Isolating Iran

America needs all the help it can get on Iran—which means making up with Brazil and Turkey.

U. S. diplomacy dodged two bullets in the run-up to Wednesday’s Iran sanctions vote in the Security Council. The first was that the fallout from the Gaza flotilla would either continue to delay bringing the sanctions measure before the Council, or that there might be an effort to more explicitly link Iran’s transgressions with Israel’s actions. The second was that the recently announced agreement between Iran, Brazil and Turkey would give Russia and China the excuse to declare that diplomatic efforts were indeed working and that passing a sanctions measure at this juncture would be counterproductive. None of these things happened, and not only did the measure pass through with no vetoes wielded by Russia or China, both Moscow and Beijing voted for the measure. It would have had far less significance if both had merely abstained.

The resolution passed; now comes the hard work of getting countries to translate its principles into concrete action. And one of those challenges is getting the rising powers of the south and east on board.

Brazil and Turkey felt that their diplomatic initiative produced a workable agreement that would produce a possible trajectory for the long-term resolution of the crisis. The United States disagreed, believing that the deal reached between Tehran, Brasilia and Ankara did not continue sufficient safeguards. In turn, Brazil and Turkey both voted against the U.S.-proposed sanctions resolution in the Security Council.

The Obama administration has been under consistent criticism for its supposed tendency not to “punish” countries that oppose U.S. policy, which is perhaps why UN Ambassador Susan Rice decided to ratchet up the rhetoric after the vote was taken, declaring:

They are now the outliers. They are standing outside of the rest of the Security Council, outside of the body of the international community.

Not so fast. India, the world’s largest democracy, and a growing associate of Brazil, has also been unsure about the efficacy of new sanctions. Had India been on the Security Council, it is not clear New Delhi would have automatically voted in favor of the U.S. draft. Other rising powers—including many of the “southern democracies”—have also expressed similar ambivalence.

The Brazilian government had briefed both President Dimitri Medvedev of Russia and President Hu Jintao of China (as well as Prime Minister Manmohan Singh of India) of its intentions at the BRIC summit in Brasilia last month, and neither country sought to dissuade Brazil from going forward. While China did cast a “yea” ballot in Turtle Bay on Wednesday, it has also renewed its calls for diplomatic efforts. Prime Minister Putin—meeting with Turkish prime minister Recep Tayyip Erdogan earlier this week (hardly a sign of Turkey’s “isolation”)—also seemed to endorse his version of a two-track approach: going ahead with a sanctions resolution in New York, but seeing if the Turkish-Brazilian deal can in fact work.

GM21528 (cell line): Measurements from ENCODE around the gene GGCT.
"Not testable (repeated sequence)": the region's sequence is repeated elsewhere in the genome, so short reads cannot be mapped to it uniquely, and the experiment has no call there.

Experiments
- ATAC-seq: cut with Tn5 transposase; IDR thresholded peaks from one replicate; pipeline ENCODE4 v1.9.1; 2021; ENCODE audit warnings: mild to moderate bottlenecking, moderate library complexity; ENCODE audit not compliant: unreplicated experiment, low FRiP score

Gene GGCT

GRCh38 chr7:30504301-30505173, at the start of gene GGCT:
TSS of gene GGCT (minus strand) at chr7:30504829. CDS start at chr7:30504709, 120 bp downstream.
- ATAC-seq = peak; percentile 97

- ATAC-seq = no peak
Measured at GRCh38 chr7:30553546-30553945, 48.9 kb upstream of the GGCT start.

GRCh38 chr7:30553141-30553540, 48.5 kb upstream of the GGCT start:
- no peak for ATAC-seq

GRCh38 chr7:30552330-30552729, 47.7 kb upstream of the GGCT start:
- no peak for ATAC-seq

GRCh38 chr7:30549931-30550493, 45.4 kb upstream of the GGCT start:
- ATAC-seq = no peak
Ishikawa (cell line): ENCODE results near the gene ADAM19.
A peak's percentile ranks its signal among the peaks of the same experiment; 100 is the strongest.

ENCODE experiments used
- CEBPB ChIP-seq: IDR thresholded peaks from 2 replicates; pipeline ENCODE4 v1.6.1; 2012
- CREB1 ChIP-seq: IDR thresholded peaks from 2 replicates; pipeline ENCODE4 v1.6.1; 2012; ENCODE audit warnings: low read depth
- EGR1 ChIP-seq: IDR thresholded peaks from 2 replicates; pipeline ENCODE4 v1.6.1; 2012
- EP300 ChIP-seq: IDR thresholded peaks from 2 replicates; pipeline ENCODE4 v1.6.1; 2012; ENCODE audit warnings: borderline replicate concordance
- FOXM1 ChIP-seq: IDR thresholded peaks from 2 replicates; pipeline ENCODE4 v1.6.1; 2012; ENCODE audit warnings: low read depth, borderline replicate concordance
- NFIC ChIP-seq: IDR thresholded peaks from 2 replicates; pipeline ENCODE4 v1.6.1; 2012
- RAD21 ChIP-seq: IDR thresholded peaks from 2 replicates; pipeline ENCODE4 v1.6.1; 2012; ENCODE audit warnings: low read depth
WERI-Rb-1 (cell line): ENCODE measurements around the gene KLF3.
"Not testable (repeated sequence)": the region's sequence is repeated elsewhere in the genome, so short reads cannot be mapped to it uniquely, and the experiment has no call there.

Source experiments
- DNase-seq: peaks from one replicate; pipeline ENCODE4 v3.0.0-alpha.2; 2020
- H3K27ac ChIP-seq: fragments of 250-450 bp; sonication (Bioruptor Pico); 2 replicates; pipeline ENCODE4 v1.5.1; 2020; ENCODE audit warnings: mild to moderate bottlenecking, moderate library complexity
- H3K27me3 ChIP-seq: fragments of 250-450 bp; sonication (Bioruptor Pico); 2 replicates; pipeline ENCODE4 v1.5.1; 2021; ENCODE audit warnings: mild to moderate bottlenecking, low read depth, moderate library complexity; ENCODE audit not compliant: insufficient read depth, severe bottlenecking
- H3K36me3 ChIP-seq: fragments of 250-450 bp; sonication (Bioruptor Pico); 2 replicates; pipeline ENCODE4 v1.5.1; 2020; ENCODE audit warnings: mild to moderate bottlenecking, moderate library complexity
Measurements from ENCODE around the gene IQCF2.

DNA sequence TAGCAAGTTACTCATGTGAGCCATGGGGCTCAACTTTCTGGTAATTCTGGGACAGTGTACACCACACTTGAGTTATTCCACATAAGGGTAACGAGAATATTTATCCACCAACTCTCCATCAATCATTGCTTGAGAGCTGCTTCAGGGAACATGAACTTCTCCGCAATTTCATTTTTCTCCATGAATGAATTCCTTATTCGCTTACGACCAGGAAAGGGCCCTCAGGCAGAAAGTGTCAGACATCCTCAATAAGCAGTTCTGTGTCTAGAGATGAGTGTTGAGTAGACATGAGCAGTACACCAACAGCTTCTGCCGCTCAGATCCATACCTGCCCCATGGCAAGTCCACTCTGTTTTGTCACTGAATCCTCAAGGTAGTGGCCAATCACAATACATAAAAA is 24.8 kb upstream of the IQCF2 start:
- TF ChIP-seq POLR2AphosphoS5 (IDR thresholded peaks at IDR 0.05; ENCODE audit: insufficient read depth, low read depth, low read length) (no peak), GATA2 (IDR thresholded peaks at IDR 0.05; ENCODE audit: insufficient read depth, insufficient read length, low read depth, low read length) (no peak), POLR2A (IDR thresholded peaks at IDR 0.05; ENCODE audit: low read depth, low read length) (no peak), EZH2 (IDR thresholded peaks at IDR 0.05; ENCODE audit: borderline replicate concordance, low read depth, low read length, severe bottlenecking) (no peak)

This is a two-track approach the United States can endorse, while keeping other options in play, including increased covert efforts to disrupt and delay the Iranian program. Part of that process will be to reach out to Brazil and Turkey to ensure that we all share the same end goal: an Iran that does not develop nuclear weapons. Trying to isolate either Brazil (which, after all, will have its own presidential elections quite soon) or Turkey is not an effective strategy. Secretary of Defense Robert Gates made this point yesterday in London, noting that the U.S. and other Western governments should make “ stronger linkages with the West more apparently of interest and value to Turkey’s leaders.”

Back in 2003, after the Iraq war began, I noted that, despite the opposition that France and Russia had marshaled in the Security Council to the policies of the Bush administration, it might be possible—and certainly desirable—to put together not only an “inner coalition” of states that supported the U.S. action but an “outer coalition” of countries that could offer assistance. Advice given by Paul Saunders and Dimitri Simes at that time is just as relevant today: “Determination, Not Recrimination.”

 

Nikolas K. Gvosdev, a senior editor at The National Interest, is a professor of national-security studies at the U.S. Naval War College. The views expressed are entirely his own.